‘23 Tacoma’s new look is “solar octane”

The 2023 Toyota Tacoma with solar octane finish stands out in dry field and light sky. (Bud Wells photos)

Sporting Toyota’s newest color of solar octane, a vivid and bright orange, the 2023 Toyota Tacoma TRD Pro pickup carried us out north on a late November afternoon, then off to the east through some dryland ranch country before returning home.

The next morning was snow time (5 inches deep), lending better test of the Tacoma’s TRD Pro setup of 4-wheel drive/traction control/electronic locking differential and 9.4-inch ground clearance. We had no trouble handling the winter blast; Tacoma is one of the best 4X4 systems among compact pickups.

Among major competitors for the Tacoma are the Jeep Gladiator, Nissan Frontier, GMC Canyon, Chevrolet Colorado and Ford Ranger. The Tacoma is the best-seller.

In line inside the A&W at Eaton for a bit of lunch at the start of our drive up northeast, I struck up a conversation with a gentleman wearing a Colorado School of Mines sweatshirt. Dave Scriven, president of Western States Mining Consultants of Casper, Wyo., was on his way home from Golden, where on Saturday he watched the Mines’ Orediggers outlast Minnesota State, 48-45, in the NCAA Division II football second round.

Scriven, who played football for Mines in the late 1960s and received his degree in 1970, was driving a Ford F250 turbodiesel. He seemed very knowledgeable of the automotive field and we were in agreement that the F250 among full-size pickup trucks and the Tacoma among compacts were standouts.

A resounding point of dissent, though, came from him when I ventured an opinion that, with the rush of electric cars and trucks to the U.S. market, those traditional internal-combustion-engine-powered autos will share a 50/50 split in sales with the new electrics for some time.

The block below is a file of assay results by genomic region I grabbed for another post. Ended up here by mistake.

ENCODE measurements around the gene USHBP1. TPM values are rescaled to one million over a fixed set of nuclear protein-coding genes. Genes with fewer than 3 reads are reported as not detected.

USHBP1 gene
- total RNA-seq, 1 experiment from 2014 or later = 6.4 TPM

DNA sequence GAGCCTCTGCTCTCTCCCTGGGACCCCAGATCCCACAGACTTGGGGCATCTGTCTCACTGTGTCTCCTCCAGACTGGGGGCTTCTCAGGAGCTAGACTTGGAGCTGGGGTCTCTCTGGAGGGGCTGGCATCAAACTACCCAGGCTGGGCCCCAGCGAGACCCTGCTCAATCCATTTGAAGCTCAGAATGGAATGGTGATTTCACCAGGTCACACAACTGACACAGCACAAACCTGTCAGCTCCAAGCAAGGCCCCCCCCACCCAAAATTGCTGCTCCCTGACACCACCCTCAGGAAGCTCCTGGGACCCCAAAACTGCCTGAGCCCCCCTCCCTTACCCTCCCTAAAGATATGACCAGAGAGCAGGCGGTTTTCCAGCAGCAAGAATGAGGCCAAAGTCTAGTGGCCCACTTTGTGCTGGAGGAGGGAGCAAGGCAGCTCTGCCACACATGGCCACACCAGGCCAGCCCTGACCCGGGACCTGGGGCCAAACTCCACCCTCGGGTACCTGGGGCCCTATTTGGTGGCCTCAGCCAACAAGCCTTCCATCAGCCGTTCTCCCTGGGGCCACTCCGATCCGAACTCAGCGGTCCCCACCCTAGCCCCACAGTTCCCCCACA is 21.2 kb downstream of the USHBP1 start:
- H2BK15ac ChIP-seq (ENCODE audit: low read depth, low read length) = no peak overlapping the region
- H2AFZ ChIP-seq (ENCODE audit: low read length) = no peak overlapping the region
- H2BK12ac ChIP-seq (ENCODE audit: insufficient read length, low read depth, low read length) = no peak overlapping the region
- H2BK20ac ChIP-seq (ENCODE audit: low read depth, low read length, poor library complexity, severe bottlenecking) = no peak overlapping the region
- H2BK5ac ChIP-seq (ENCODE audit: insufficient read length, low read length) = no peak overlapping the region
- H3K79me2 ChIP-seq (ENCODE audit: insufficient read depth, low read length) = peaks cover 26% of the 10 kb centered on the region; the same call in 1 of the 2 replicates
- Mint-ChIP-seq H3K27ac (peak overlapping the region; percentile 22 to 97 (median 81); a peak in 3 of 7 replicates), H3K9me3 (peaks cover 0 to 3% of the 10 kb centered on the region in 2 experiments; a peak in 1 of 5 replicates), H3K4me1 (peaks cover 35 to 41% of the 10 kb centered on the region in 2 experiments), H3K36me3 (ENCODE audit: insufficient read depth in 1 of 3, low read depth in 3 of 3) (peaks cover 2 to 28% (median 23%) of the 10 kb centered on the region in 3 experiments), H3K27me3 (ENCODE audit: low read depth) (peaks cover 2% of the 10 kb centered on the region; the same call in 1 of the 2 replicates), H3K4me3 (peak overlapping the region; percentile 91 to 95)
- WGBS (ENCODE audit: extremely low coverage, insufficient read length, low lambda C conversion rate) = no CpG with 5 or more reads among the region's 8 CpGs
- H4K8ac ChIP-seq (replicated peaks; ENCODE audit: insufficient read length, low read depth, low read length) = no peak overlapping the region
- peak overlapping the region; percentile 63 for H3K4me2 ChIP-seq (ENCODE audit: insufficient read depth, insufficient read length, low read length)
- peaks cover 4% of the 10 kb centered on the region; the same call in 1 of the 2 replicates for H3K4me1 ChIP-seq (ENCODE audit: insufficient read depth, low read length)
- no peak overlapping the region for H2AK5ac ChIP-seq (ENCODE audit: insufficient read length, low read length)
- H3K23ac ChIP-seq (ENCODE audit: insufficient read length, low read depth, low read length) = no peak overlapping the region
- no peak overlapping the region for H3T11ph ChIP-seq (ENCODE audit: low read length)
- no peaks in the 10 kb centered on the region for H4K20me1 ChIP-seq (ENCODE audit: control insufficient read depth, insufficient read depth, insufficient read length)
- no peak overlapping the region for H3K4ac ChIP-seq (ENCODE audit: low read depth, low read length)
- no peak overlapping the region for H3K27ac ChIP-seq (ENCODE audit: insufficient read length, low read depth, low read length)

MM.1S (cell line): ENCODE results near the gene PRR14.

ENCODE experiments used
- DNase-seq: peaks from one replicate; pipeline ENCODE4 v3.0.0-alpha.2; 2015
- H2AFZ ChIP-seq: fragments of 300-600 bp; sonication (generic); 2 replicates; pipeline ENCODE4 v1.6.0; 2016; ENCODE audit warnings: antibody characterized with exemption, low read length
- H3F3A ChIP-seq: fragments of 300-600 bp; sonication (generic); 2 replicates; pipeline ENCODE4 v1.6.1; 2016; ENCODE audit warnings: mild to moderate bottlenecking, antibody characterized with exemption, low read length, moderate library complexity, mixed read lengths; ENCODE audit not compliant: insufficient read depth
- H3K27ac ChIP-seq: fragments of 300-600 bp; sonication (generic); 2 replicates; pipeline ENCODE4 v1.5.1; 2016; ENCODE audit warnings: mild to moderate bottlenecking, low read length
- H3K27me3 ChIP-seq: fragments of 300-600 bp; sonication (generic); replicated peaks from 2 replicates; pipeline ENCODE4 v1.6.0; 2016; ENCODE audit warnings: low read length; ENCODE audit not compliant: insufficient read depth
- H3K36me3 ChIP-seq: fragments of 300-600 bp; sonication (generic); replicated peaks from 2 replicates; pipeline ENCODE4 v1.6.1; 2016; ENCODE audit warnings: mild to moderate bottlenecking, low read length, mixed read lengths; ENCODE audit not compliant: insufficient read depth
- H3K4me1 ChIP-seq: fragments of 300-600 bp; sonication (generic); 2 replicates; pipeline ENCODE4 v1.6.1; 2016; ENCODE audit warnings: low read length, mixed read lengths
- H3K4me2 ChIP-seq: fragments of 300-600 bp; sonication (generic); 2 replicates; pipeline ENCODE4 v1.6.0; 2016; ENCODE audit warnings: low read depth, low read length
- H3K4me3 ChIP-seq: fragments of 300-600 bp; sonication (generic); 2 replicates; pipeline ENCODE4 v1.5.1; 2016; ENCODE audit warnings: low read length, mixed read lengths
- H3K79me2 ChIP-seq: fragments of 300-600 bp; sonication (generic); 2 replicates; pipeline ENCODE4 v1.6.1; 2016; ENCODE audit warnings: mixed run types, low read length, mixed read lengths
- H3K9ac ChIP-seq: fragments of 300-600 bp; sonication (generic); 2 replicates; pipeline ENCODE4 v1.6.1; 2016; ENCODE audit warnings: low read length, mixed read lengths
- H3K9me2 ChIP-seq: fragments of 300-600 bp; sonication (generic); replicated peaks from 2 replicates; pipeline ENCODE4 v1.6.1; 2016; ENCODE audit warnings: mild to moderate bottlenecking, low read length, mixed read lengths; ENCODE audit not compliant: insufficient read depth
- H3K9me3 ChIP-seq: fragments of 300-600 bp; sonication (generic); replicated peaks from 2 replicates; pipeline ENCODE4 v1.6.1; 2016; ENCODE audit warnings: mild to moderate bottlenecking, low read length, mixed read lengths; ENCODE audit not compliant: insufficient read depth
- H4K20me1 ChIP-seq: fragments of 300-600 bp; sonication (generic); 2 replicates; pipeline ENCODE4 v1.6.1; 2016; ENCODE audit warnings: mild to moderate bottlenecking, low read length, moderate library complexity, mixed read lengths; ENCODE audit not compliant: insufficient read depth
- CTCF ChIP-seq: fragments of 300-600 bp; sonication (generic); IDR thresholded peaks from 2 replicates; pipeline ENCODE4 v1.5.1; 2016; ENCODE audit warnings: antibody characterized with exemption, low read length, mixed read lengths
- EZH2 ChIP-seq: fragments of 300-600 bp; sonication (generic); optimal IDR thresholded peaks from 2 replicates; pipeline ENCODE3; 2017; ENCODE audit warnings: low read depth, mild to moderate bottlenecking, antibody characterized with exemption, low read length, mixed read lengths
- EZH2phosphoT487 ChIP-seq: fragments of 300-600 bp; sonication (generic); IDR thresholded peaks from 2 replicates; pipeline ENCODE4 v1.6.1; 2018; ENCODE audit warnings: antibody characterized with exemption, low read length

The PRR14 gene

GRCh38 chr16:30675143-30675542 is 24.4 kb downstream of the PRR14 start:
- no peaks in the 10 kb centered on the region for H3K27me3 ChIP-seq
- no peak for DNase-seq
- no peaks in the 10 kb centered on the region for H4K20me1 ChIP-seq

Scriven doubts that will develop; “We (the U.S.) don’t have enough electricity to support such a transition of electrics,” he said. I enjoyed the exchange and wished Scriven and his Mines gridders “best of luck down the road.”

As for the ’23 Tacoma review model I was driving, it is equipped with TRD-tuned Fox internal bypass shocks, front skid plates and front and rear suspension lift. It is extremely capable offroad, though it lacks instant low-gear rpm performance from either its base 159-horsepower, 4-cylinder engine or its optional 278-hp, V-6. Its 6-speed automatic transmission seems dated, also. A 6-speed manual tranny is available with the high-end TRD Pro trim. The review model, with the V-6, averaged 18.6 miles per gallon overall (EPA estimate is 18-22).

The Toyota Tacoma of 20 years ago.

Toyota’s sticker price on the Tacoma TRD Pro climbed to $51,229 with the offroad enhancements, dynamic radar cruise and lane-departure alert, leather-trimmed heated front seats and premium audio touchscreen with subwoofer and amplifier. Lesser-equipped Tacoma 4X4’s begin in the low $30,000s. The Tacoma was built in Guanajuato, Mexico.

While townspeople will “ooh” and “ahh” over the bright orange color, it might be best to park it far from the duck blind on those cold winter mornings for hunting.